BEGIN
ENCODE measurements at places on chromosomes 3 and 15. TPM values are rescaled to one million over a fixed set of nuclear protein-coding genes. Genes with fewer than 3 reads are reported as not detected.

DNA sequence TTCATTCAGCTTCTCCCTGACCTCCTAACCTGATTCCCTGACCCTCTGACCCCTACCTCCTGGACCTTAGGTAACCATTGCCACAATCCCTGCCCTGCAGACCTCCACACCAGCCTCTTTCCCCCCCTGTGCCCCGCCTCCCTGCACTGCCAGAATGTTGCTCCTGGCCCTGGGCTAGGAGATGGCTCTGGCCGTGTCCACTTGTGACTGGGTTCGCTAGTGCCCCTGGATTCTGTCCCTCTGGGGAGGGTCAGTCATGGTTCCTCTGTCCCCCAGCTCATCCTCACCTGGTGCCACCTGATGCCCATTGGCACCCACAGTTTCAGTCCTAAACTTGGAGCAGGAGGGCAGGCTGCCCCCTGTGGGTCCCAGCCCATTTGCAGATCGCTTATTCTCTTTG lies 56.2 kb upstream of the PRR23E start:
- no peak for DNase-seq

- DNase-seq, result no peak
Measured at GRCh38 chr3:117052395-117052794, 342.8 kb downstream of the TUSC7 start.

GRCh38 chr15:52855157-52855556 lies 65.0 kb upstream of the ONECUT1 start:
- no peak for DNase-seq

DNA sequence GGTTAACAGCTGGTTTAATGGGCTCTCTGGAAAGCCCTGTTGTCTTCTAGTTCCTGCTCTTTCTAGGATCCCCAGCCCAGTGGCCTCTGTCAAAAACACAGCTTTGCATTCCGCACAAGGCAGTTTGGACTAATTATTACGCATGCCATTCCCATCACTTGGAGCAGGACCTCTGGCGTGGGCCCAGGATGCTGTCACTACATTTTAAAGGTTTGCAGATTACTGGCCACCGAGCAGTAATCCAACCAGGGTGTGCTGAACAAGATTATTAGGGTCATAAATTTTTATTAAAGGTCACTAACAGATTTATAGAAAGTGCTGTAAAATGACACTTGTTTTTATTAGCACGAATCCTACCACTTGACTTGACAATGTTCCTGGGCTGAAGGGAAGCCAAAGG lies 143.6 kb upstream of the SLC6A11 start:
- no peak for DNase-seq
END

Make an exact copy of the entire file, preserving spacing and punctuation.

ENCODE measurements at places on chromosomes 3 and 15. TPM values are rescaled to one million over a fixed set of nuclear protein-coding genes. Genes with fewer than 3 reads are reported as not detected.

DNA sequence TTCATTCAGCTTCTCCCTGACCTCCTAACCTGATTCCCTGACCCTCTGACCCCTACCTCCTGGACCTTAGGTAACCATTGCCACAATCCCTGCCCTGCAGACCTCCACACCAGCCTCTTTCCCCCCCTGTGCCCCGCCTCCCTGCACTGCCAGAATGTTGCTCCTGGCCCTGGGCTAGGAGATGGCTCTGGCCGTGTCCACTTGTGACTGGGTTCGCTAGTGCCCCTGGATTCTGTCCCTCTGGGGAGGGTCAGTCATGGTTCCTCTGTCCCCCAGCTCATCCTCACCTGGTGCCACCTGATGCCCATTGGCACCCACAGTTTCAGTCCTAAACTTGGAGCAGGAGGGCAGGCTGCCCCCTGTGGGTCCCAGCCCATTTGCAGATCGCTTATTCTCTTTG lies 56.2 kb upstream of the PRR23E start:
- no peak for DNase-seq

- DNase-seq, result no peak
Measured at GRCh38 chr3:117052395-117052794, 342.8 kb downstream of the TUSC7 start.

GRCh38 chr15:52855157-52855556 lies 65.0 kb upstream of the ONECUT1 start:
- no peak for DNase-seq

DNA sequence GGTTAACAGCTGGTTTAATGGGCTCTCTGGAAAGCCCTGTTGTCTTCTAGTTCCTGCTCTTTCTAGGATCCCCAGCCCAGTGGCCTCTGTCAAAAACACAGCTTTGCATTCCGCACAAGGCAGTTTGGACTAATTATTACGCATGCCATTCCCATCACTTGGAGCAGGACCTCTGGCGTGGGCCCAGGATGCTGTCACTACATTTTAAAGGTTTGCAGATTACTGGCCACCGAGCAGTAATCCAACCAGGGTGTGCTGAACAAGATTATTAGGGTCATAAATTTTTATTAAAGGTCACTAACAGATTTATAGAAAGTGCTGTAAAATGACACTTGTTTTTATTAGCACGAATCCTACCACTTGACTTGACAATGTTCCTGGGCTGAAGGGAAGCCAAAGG lies 143.6 kb upstream of the SLC6A11 start:
- no peak for DNase-seq